In his book, I Am Onir And I Am Gay, filmmaker Onir discusses his upbringing, growing up years in Bhutan, and love affair with movies.
“Equality is non-negotiable,” argues director Onir in his biography, I Am Onir And I Am Gay, which discusses his upbringing, growing up in Bhutan, and his love of movies. He shares everything, whether it’s his failures, weaknesses, or adventure, and still says, “It took about four to five years of persuading me, to write my autobiography, since (to me) it appeared like I’d be retiring.”
The book was co-written with his sister, editor-screenwriter Irene Dhar Malik, and its publication coincides with Pride month, but Onir claims it’s completely “accidental,” adding, “We felt Pride was just around the horizon, so I’ll release it in this month.” That seemed appropriate. But even the writing happened by chance since I was talking to my agent regarding the book rights to The Carpet Weaver (an LGBTQIA+ novel by Nemat Sadat) and we began talking about writing my biography.”
My sister and I were talking about how many people had written to me to inquire about my vacation and what I had been up to during the lockdown.” their life.” I didn’t have any points of reference. Even now, there aren’t many individuals in the field or outside who freely discuss their lives. I figured if I did that, it would empower a lot of people and help them manage their lives better!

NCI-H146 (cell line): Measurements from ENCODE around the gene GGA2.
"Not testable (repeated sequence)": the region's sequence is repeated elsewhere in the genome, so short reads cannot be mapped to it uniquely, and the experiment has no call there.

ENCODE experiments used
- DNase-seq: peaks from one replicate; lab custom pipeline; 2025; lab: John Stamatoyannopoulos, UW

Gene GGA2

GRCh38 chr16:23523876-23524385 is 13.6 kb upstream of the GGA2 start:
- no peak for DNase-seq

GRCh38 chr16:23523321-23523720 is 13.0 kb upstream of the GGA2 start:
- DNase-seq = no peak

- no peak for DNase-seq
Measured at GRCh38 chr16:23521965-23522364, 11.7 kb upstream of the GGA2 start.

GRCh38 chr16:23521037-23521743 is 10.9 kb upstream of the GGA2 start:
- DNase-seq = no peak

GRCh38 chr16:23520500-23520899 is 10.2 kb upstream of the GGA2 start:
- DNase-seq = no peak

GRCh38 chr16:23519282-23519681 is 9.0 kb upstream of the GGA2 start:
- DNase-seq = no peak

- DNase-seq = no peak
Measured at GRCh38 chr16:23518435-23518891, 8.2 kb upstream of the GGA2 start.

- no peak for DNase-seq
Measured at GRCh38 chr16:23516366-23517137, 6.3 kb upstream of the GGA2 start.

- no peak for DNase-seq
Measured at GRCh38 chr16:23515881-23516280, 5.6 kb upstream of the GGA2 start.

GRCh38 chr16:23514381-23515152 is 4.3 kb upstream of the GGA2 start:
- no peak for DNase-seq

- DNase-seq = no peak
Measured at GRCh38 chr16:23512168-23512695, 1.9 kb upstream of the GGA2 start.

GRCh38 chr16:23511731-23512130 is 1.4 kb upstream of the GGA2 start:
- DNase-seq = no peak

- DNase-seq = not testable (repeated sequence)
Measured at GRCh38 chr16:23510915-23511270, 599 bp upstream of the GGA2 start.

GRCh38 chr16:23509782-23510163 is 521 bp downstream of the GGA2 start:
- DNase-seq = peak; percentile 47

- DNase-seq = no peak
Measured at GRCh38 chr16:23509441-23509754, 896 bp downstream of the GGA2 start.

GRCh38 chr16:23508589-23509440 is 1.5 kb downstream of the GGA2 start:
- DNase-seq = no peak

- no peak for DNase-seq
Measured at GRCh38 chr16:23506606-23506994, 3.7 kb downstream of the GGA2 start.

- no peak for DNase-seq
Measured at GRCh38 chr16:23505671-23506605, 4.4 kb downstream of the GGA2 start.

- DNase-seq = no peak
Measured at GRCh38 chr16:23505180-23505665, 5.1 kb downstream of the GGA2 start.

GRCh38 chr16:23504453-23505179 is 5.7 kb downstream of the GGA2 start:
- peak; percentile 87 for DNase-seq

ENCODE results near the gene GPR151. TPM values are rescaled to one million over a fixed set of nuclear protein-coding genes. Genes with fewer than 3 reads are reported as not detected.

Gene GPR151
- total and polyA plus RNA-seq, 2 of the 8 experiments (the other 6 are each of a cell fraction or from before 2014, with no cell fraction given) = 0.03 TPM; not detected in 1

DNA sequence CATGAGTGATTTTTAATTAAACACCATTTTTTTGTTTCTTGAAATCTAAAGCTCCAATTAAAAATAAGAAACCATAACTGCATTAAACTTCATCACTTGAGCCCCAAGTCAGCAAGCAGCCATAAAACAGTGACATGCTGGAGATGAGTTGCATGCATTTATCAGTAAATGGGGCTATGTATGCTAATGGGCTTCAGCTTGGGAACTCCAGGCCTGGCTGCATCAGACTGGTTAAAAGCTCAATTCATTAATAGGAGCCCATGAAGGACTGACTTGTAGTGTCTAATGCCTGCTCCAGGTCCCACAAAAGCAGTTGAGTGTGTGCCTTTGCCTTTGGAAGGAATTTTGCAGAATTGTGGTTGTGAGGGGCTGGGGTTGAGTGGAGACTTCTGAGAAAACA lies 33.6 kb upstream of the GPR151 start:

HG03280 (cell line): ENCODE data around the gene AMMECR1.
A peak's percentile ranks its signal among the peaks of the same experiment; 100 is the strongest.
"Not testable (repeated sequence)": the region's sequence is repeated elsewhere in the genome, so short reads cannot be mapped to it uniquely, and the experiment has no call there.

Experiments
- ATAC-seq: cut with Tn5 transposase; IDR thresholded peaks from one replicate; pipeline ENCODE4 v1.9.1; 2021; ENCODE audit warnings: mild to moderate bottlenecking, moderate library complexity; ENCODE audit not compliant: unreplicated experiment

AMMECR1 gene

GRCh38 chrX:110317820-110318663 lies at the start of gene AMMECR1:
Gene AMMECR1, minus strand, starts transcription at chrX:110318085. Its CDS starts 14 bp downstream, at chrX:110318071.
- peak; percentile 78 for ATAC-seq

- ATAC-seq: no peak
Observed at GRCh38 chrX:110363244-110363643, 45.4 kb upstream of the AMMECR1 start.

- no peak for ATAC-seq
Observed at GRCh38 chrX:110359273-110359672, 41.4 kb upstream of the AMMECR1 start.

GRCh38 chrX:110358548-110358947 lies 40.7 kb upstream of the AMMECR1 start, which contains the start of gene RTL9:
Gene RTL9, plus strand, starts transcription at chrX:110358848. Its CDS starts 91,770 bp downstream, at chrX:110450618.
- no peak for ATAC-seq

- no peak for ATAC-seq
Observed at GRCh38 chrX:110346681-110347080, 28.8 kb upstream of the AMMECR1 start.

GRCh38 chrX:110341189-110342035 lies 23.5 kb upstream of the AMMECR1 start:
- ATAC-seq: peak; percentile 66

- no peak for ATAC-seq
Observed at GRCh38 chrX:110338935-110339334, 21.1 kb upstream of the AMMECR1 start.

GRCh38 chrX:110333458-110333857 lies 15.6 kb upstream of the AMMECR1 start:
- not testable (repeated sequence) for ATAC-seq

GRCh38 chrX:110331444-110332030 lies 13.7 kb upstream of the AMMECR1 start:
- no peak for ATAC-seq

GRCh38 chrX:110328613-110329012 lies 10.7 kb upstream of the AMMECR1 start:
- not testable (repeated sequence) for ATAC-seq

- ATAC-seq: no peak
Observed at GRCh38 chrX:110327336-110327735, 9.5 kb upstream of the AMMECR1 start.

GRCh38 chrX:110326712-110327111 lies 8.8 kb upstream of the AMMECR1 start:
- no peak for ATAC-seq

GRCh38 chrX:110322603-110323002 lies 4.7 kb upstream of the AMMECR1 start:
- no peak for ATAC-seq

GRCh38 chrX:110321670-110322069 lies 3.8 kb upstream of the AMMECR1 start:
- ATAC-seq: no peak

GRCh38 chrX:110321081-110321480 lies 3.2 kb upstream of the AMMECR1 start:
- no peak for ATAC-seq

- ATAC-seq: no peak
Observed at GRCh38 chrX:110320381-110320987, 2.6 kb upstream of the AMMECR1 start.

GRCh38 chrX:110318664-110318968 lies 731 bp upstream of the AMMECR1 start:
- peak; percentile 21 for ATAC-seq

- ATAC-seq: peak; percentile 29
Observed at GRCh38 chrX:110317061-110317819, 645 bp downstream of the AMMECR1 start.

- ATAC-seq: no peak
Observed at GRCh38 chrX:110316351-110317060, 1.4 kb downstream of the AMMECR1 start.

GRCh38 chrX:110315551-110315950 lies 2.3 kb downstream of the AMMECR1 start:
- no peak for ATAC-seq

When the director chose to write this book, he describes the process as “organic,” since he had hardly read previous autobiographies before writing his own. He also enjoys reading Pablo Neruda, Hanif Kureishi, and Milan Kundera. “I have a thing for excellent literature.” I was nervous the first time I chose to write. Either I go all in or I don’t write at all. It wasn’t tough after I made my decision. Going back and understanding everything was therapeutic. Growing up in Bhutan with my parents, there were many things we weren’t informed about men and women’s rights. We just went through it. My mother’s passion for movies and art flowed down to us. And the idea of what is good and bad, whether it is about human rights or society, comes mostly from baba (father),” he remembers.
He is rather active on social media and often receives hostility, stating, “There is always a considerable amount of vitriol that comes my way from homophobic folks.” They sometimes attack me because I also speak out about other problems that I passionately oppose. Everything is inappropriate, and the abuses are all homophobic. But I constantly tell myself that if ten people mistreat me, there are a hundred more who adore me, therefore assaults don’t matter.”
As an out and proud homosexual man, he claims that one of the most difficult obstacles he has faced is being criminalized by law until 2018. Being labeled a criminal due to sexual orientation wasn’t fun. The police stifled gay gatherings and bars. It wasn’t good to act as if you were always on the run! Even though the Supreme Court decriminalized [homosexuality], we are still not treated equally in many areas, such as marriage and adoption rights, or the opportunity to serve in military services… Even today, as a filmmaker, conveying an LGBTQIA+ story, unless sanitized or heteronormative comfort, is difficult. It’s not simple to create the films I want to make. It wasn’t easy back then, and it’s still not easy today. It’s simply that you’re more powerful now that you’re no longer viewed as a criminal. Many more individuals from the community are showing up, as well as allies who want to support you on your path.”